Inquiry: so much more than a buzzword

Engaging students interest by offering content and experiences that are relevant and meaningful is not really a new concept, at least in theory. But what if we took that relevant, meaningful content and approached it from the students perspective… choosing to have our pedagogy and our teaching actually directed by the learners themselves? This is the sort of stuff which freaks teachers out…

However, research is showing time and again, that if we want children to learn what we are teaching, we need them to engage in wondering about the material, making connections with what they already know, and be able to see how this new content is relevant to their lives in the real world. Sparking their interest, and guiding them to ask their own questions, form their own hypothesis, and seek their own solutions is the hallmark of inquiry guided education.

Here is an educator who seems to be getting it right, in my opinion:

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8 thoughts on “Inquiry: so much more than a buzzword

  1. casxvi

    I love it Nissa! It is very cool how much education has changed from when I was young and curious! Lol! Very inspiring for us, future teachers! I love your blog and how this can also inspire a bunch of other teachers to take on this approach as well! Very cool! 🙂

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  2. amistickokat

    Hey mango!! I really love your authentic approach and sincerity of education! you inspire me and give me good ideas:) I really like the your pages and customization..and you said you were not great at technology..your a natural!! Good luck and lets continue our education journey together!! yay!! p.s I’m not too enthusiastic about the final project:( haha

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  3. seanharmanblog

    Nissa you are on top of the blogging game. Your site is beautiful and full of content the we as teachers can use everyday. I really like that you have added a video that I myself found helpful in another class. Keep revolutionizing the blogging industry and soon you will be on the Mount Rushmore of tech people with Bill Gates, Steve Jobs and that guy who invented Blackberry and then went broke.

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  4. Baba

    Nissa, great job on the blog.
    I have probably shared this with you before, but one of my favourite stories on the topic of inquiry, curiosity and engagement is of my youngest home-schooler.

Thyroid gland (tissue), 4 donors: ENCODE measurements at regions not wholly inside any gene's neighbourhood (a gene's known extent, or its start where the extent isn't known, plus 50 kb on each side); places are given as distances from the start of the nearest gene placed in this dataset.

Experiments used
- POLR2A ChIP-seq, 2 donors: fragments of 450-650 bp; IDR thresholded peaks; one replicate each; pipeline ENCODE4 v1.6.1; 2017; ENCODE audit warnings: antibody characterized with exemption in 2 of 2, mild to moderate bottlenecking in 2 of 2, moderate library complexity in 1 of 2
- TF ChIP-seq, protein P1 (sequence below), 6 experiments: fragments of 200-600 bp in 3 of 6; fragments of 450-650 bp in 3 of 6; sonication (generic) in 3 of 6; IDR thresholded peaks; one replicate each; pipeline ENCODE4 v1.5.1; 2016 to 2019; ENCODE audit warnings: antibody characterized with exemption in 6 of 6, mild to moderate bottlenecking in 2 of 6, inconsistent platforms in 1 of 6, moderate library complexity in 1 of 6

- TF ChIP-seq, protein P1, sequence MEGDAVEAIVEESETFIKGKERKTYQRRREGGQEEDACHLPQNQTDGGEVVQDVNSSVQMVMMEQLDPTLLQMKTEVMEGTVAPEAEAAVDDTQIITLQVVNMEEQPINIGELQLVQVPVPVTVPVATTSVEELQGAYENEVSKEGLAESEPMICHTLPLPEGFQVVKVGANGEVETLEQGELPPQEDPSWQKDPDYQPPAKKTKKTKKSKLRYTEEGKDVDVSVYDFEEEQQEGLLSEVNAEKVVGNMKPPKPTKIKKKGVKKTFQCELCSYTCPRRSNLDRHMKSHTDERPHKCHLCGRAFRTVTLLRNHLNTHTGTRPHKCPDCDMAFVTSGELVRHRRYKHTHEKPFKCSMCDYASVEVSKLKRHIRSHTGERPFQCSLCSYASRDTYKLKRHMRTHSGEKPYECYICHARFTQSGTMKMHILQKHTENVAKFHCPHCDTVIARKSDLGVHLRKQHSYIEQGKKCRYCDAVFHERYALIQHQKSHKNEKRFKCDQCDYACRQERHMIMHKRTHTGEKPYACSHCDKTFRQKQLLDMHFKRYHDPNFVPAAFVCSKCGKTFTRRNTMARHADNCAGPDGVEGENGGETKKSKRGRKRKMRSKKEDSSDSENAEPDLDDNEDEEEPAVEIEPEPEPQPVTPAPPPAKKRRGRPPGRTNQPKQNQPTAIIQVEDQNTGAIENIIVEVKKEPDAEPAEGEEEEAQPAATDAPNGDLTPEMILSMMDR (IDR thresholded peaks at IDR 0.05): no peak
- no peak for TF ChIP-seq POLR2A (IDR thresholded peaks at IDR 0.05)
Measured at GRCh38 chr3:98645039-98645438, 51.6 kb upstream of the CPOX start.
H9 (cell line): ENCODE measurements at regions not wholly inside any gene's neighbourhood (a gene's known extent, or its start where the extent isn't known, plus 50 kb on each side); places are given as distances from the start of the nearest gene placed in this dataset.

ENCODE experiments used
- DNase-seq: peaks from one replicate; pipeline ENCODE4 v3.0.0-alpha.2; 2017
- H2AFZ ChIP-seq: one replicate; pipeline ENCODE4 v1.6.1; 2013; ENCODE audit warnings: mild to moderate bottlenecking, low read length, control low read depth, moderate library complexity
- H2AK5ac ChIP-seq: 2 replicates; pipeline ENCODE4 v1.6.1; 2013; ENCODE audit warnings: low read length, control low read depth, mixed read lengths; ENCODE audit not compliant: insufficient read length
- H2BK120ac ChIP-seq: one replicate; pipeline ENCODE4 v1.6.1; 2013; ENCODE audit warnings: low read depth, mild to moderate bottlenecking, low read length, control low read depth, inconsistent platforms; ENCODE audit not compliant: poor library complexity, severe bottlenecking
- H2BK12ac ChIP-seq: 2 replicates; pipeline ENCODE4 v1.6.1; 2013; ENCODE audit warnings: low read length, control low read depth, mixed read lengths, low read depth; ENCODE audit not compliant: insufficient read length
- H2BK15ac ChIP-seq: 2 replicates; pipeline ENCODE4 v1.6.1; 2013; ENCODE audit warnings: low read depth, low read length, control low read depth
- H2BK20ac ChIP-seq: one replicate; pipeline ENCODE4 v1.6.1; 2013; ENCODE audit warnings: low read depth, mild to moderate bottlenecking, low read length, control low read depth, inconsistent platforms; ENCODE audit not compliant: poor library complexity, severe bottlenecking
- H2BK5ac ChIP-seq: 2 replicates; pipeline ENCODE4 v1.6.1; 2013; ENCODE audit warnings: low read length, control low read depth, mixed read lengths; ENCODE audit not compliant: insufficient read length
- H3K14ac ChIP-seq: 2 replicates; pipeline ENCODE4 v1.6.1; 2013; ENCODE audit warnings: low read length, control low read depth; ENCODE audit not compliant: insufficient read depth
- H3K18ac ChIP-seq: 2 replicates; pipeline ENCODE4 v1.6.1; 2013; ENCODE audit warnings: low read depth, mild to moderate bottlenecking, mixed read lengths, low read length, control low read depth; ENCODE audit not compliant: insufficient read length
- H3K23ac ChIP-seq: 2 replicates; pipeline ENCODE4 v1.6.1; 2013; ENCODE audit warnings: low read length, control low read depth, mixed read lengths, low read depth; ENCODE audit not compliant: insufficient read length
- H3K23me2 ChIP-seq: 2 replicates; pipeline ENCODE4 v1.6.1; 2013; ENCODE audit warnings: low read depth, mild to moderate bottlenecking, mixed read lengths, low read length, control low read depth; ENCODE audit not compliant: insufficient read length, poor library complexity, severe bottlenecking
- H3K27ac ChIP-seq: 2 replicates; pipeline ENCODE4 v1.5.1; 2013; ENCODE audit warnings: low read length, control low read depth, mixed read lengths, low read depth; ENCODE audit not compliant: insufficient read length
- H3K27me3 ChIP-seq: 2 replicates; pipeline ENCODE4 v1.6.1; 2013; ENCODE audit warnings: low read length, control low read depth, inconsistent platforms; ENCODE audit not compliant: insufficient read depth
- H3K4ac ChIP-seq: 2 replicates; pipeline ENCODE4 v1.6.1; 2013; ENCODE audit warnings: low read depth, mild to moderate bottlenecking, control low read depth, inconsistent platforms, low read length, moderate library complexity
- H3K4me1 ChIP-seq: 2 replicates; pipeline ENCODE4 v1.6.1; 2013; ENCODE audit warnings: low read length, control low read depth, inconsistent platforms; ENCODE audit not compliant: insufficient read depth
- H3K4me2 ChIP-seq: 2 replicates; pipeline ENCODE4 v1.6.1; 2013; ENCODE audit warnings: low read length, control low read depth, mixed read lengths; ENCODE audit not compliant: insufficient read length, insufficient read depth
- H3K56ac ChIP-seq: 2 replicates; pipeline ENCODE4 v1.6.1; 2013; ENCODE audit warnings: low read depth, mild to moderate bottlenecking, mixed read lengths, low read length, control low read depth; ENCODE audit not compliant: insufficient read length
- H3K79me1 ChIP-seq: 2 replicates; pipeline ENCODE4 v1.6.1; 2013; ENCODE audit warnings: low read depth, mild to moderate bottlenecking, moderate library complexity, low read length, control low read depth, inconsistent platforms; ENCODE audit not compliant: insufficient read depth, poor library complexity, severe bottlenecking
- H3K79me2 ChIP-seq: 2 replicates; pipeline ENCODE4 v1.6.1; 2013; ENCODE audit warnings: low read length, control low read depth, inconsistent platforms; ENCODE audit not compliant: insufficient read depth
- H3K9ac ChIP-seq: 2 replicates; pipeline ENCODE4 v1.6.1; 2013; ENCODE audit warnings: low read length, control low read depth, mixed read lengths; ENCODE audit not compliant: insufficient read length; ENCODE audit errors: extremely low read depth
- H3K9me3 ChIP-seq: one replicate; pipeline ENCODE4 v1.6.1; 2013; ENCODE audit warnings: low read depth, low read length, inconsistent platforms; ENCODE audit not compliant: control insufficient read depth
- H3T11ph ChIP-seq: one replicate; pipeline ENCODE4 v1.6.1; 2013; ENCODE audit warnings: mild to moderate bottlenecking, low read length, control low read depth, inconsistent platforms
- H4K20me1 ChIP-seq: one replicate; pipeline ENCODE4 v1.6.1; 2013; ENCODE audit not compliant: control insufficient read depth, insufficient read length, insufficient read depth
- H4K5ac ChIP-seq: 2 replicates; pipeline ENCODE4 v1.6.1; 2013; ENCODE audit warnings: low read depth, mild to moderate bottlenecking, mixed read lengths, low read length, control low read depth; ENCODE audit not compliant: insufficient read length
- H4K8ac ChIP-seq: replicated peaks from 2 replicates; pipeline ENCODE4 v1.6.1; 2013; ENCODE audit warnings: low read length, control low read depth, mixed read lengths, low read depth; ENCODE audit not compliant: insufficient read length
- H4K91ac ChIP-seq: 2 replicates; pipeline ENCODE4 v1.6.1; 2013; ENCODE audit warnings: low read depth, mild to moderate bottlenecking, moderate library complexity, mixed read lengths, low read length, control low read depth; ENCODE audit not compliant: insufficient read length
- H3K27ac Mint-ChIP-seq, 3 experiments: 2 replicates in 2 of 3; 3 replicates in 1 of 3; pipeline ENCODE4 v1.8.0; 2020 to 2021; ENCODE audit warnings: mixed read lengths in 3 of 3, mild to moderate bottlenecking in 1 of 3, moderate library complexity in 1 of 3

She was about 7 or 8 I think, and we had been given an antique cast iron waffle maker by a friend, who couldn’t use it as they didn’t have a cook stove to use it on. We had a recipe that called for 3 eggs, and we wanted to make a double batch but only had 4 eggs.
    In order to make as much batter as possible, my daughter had to multiply each ingredient amount by 1 &1/3, so quite complicated especially for things like 3/4 cup of something.
    Months later she was working on multiplying fractions in her maths workbook and getting frustrated as she wasn’t getting it. I suggested that she pretend it was a waffle recipe, the light went on and she understood it easily.
    The motivation and engagement of her making the waffles led to the inquiry, and the physical measuring made it much easier to understand the concept later on.
    Good luck!

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  5. karatameling

    Wow Nissa! Your blog looks amazing! You have went above and beyond what was asked of us and your blog truly reflects who you are and your goals as an educator. Keep up the good work, now I better go touch up my blog lol.;)

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  6. sherronb

    Inquiry poses a challenge for educators as we have to ask “What is my role here?” Usually this means getting out of the way, not ‘helping’, stepping back, observing and listening. But as teachers we are hard wired to help, to lead, to show, demonstrate; “I do, we do, you do” is a mentorship model used to build success in stages with a gradual release of responsibility. One can say it scaffolds in experience, a supportive learning environment in fact. No argument.

    But what happens when we flip this to say “I have confidence in your ability to problem solve. Here are some tools you likely will need at various points. What do we do next?” How does it feel to be the teacher and not know where it goes next? To not know what questions will arise? It can be uncomfortable and challenging, but it means having faith in the learner’s ability and desire to learn. If we get clear about the Big Ideas in the outcomes (this is the hardest part) and we take time to discuss the questions this poses, we are given direction and freedom to explore that idea through avenues that are meaningful and personal. With reflection a valued component of the process we can come to deep understanding.

    It also means students have to unlearn all the ways they have been made helpless while waiting for instructions, striving for the same answer (faster than the others), needing validation (“Is this right teacher?”). This can be uncomfortable and challenging for students as well.

    Liked by 1 person

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